Senate Bill 326 (“SB 326”) was recently enacted by the California Legislature and will take effect January 1, 2020. The bill accomplishes 3 main objectives: 1) it requires associations to conduct mandatory inspections for exterior elevated elements, such as decks, balconies, and walkways; 2) it invalidates and prohibits provisions in an association’s governing documents that restrict the board’s authority to initiate a legal proceeding against a developer for substandard construction; and 3) it requires an association to discuss with the membership the potential impacts of a construction defect action against the developer prior to the initiation of such an action.
Exterior Elevation Inspections
SB 326 introduces Civil Code Section 5551, which sets forth brand new requirements for associations with three or more multifamily dwelling units. For these associations, all exterior elevated elements that are supported in substantial part by wood or wood-based products, such as decks, balconies, stairways, and walkways, must be visually inspected every nine (9) years by a licensed structural engineer or architect (“Inspector”). The inspections are intended to determine whether the exterior elevated elements are in a generally safe condition and performing in accordance with applicable standards. These new requirements follow in the wake of a catastrophic balcony failure that resulted in a number of tragic deaths.
While the concept of visual inspections may sound fairly straightforward, the mechanics of the required inspections under Civil Code Section 5551 track unique and complex extrapolation protocols commonly employed in construction defect litigation. As a preliminary matter, not all elevated elements are required to be inspected. Rather, a statistician must be enlisted to prepare a randomized list of all the elevated elements qualifying for inspection (i.e. the total universe of those components that extend beyond the exterior walls of the building to deliver structural loads to the building from decks, balconies, stairways, walkways, and their railings, that have a walking surface elevated more than six feet above ground level, and that are supported in whole or in substantial part by wood or wood-based products). The randomized list must be prepared in such a way that the results of the inspections are representative of the project as a whole, within a margin of error of five (5) percent. This protocol allows for limited visual inspections (which will be a significant savings for the association), but provides confidence that those inspections are representative of the global onsite conditions.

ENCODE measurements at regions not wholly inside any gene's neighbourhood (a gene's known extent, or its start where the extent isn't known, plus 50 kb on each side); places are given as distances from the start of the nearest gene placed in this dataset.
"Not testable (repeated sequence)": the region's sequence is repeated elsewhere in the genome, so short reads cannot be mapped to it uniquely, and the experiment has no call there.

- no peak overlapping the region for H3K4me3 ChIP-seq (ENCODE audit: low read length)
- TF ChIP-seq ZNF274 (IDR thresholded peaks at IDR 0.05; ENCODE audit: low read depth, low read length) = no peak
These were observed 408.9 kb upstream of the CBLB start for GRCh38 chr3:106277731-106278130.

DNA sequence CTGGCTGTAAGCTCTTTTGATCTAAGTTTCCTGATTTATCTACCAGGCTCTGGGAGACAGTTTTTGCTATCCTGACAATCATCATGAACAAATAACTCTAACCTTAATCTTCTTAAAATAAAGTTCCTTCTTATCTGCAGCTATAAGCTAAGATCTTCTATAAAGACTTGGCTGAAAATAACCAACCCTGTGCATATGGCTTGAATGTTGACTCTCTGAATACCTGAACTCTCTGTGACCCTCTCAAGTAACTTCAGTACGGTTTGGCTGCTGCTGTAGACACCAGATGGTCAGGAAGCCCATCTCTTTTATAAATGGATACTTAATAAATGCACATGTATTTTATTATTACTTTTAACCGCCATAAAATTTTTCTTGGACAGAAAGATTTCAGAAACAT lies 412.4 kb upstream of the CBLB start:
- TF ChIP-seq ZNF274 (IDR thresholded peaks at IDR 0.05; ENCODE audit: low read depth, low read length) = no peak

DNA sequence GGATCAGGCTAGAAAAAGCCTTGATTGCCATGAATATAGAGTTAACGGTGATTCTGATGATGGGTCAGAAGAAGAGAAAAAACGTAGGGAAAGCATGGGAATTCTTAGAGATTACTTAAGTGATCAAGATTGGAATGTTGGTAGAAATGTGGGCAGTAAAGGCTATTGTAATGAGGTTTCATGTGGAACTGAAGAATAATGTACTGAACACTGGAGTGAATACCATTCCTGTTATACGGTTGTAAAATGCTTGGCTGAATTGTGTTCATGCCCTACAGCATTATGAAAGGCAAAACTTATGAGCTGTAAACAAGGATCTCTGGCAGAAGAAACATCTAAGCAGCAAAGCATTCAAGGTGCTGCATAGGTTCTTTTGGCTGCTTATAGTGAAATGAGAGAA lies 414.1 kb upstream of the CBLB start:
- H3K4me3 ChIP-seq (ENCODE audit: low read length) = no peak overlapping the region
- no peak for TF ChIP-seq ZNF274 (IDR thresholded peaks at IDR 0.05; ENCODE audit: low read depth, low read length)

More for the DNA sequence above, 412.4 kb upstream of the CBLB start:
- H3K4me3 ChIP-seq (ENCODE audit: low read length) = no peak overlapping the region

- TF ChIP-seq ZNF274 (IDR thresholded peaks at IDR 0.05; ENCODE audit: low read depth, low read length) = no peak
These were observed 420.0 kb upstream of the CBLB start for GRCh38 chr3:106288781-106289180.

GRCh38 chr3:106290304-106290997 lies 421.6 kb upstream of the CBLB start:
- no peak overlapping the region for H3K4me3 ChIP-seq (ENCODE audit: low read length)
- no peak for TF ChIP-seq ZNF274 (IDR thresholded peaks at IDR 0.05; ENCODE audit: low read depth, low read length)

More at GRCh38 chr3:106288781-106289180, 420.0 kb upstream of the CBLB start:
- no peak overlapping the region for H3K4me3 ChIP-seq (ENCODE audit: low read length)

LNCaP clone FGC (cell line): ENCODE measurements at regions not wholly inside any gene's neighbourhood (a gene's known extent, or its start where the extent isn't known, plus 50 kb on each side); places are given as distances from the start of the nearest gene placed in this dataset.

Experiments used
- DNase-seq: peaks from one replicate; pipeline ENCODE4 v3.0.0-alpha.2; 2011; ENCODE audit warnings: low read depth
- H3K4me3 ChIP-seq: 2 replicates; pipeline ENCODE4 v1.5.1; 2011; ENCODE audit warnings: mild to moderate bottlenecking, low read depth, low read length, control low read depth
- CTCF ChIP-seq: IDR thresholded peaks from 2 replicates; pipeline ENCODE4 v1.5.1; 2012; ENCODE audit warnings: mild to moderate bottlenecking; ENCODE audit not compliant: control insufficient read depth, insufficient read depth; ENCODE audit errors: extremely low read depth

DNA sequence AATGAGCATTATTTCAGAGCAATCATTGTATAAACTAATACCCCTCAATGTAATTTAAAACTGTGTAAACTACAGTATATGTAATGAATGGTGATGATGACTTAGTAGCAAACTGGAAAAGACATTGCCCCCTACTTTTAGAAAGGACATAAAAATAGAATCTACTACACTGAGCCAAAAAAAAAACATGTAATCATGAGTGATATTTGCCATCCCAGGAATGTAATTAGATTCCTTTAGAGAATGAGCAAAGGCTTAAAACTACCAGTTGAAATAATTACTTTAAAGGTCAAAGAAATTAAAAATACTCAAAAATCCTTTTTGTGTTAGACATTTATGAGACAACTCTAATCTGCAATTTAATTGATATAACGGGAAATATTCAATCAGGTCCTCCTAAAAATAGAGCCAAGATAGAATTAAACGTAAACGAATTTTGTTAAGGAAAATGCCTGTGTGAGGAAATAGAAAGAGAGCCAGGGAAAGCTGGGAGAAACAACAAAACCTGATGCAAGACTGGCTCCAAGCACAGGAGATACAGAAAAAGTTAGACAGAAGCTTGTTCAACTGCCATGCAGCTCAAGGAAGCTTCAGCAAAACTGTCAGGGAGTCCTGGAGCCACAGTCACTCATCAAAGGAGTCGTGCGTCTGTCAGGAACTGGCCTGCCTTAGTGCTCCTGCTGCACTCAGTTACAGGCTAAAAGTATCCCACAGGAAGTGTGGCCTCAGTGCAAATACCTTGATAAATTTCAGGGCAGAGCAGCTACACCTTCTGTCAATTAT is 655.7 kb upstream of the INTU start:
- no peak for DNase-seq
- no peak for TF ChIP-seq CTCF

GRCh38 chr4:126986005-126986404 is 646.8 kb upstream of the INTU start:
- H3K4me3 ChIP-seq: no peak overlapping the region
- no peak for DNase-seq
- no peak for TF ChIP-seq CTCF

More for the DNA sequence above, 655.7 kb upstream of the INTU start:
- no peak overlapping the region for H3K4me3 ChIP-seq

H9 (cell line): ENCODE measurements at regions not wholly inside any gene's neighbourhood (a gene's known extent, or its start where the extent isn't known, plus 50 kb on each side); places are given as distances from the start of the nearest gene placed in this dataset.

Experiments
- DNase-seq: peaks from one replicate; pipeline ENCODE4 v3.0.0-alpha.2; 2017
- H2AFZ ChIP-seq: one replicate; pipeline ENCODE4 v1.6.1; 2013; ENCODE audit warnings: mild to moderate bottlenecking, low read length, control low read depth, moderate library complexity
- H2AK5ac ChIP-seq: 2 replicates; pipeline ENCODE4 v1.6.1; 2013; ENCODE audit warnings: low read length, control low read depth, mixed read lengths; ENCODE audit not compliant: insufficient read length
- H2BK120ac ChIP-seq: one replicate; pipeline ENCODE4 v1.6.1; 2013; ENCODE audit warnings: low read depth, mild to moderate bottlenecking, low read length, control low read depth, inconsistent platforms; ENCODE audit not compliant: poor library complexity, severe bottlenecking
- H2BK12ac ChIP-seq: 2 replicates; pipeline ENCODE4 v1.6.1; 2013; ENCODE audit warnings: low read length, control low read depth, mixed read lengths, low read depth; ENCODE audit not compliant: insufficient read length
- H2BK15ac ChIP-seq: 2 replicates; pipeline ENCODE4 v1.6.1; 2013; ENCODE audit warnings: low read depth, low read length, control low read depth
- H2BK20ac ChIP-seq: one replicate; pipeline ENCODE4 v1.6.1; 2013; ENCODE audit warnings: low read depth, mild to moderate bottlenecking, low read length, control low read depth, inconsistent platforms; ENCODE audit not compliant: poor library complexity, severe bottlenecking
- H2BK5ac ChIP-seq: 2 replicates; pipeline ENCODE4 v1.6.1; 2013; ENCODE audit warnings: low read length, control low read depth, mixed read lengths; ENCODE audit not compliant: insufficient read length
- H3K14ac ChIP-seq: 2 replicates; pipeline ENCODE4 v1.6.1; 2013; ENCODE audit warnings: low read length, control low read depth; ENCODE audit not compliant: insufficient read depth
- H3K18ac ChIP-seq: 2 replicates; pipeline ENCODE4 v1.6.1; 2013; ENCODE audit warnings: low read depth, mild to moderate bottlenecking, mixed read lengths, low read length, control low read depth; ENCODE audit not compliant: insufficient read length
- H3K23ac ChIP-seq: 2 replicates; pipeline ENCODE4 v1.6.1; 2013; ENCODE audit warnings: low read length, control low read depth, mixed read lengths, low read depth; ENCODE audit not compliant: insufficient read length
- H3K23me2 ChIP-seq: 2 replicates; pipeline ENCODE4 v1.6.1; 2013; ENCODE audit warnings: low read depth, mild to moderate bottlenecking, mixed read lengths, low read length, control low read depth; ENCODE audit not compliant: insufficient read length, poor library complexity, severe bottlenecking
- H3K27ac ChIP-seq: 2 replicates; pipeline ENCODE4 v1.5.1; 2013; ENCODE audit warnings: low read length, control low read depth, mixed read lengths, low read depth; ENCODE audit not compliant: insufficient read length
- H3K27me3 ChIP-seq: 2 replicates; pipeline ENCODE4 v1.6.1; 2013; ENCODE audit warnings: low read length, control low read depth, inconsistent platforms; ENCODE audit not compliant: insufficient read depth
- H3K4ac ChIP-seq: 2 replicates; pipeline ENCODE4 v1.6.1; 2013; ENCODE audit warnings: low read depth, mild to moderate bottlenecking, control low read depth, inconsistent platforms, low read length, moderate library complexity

Once the inspections are completed, the retained Inspector shall issue a report which contains the following information:
- The identification of the building components comprising the load-bearing components and associated waterproofing system.
- The current physical condition of the load-bearing components and associated waterproofing system, including whether the condition presents an immediate threat to the health and safety of the residents.
- The expected future performance and remaining useful life of the load-bearing components and associated waterproofing system.
- Recommendations for any necessary repair or replacement of the load-bearing components and associated waterproofing system.